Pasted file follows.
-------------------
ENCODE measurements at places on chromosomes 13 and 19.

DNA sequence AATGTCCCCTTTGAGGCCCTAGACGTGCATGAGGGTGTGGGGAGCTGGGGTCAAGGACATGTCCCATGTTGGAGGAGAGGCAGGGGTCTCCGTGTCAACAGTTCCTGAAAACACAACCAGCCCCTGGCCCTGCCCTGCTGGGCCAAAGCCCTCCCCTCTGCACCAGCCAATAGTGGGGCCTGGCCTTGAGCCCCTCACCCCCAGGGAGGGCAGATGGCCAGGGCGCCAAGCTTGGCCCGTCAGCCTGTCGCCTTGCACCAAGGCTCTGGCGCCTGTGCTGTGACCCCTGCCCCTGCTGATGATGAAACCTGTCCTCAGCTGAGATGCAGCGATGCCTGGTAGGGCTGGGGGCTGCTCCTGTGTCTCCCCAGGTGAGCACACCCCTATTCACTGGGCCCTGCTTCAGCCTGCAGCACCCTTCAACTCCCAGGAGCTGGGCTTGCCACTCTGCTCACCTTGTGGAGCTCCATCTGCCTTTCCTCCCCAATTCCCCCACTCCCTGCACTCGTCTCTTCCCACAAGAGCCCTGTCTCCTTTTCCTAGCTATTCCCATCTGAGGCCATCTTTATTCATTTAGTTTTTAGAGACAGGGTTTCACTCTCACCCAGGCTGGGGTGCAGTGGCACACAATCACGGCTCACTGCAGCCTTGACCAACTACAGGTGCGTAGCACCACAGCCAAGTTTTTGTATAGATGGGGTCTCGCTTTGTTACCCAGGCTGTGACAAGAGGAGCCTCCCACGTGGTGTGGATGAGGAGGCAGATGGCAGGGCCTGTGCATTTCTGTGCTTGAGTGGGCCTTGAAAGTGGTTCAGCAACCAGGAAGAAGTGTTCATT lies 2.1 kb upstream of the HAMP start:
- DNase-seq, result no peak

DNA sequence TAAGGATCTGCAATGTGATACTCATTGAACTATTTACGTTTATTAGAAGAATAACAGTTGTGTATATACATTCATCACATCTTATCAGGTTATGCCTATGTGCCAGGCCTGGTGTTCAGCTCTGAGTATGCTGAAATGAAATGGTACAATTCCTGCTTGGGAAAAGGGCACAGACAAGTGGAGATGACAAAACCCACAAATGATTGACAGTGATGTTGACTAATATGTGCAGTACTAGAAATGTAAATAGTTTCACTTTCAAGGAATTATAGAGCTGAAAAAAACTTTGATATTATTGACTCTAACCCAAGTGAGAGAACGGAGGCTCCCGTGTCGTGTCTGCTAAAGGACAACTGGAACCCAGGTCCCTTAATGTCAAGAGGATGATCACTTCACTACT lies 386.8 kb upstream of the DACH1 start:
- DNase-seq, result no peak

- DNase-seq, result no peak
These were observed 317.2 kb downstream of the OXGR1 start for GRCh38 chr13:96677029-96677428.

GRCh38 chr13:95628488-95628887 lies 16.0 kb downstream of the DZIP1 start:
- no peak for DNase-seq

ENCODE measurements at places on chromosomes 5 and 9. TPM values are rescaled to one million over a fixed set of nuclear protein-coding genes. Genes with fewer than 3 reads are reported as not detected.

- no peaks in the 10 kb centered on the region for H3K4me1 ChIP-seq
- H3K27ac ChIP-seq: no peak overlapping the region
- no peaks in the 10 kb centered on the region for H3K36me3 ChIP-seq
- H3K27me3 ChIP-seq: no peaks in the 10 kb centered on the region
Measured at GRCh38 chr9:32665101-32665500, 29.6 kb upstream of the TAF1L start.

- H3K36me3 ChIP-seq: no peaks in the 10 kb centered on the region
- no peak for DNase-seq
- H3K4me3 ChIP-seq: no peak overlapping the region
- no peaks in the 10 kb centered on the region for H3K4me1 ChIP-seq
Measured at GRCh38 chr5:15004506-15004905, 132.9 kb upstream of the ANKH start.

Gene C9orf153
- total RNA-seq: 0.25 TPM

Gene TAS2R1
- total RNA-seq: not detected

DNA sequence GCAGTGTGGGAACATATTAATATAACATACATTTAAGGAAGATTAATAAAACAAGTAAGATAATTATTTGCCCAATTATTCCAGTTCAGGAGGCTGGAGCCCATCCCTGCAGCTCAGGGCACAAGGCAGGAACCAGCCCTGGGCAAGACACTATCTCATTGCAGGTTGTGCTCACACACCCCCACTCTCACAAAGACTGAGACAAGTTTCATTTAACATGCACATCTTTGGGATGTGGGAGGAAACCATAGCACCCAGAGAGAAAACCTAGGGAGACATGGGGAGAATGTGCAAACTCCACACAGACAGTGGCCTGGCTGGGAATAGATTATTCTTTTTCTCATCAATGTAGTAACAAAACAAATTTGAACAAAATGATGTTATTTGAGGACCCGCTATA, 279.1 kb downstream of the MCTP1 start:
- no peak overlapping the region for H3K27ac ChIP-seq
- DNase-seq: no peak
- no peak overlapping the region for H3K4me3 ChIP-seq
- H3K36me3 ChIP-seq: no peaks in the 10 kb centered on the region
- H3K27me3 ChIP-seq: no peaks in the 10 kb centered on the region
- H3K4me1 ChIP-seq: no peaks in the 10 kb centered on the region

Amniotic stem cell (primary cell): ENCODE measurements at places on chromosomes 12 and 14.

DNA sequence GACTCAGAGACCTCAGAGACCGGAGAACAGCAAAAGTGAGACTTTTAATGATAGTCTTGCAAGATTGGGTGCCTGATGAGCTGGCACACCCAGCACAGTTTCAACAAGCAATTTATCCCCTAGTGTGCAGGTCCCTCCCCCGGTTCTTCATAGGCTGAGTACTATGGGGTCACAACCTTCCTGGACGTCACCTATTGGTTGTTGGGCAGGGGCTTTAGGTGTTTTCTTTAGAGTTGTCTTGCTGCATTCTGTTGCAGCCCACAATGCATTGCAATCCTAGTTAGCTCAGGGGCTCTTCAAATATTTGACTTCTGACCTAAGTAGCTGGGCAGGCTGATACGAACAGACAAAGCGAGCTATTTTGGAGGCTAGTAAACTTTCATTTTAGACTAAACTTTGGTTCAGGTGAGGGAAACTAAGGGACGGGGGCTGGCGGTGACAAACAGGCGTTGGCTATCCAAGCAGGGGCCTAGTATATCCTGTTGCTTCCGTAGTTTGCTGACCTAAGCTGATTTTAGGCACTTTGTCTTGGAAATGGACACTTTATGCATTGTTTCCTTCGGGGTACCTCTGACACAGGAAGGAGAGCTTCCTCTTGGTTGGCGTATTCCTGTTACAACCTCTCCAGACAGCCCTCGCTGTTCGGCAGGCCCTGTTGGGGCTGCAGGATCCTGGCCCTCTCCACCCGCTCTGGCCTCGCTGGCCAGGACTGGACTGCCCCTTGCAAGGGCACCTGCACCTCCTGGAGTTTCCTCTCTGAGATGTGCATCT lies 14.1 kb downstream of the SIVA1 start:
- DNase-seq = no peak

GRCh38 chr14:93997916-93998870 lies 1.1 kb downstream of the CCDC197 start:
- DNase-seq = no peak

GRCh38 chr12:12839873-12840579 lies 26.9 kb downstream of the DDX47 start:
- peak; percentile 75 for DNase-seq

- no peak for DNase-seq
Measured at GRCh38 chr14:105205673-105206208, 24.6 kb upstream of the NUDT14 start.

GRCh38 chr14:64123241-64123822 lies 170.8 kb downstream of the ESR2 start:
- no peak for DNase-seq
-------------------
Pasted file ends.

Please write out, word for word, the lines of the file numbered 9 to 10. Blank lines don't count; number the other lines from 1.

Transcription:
- no peak for DNase-seq

ENCODE measurements at places on chromosomes 5 and 9. TPM values are rescaled to one million over a fixed set of nuclear protein-coding genes. Genes with fewer than 3 reads are reported as not detected.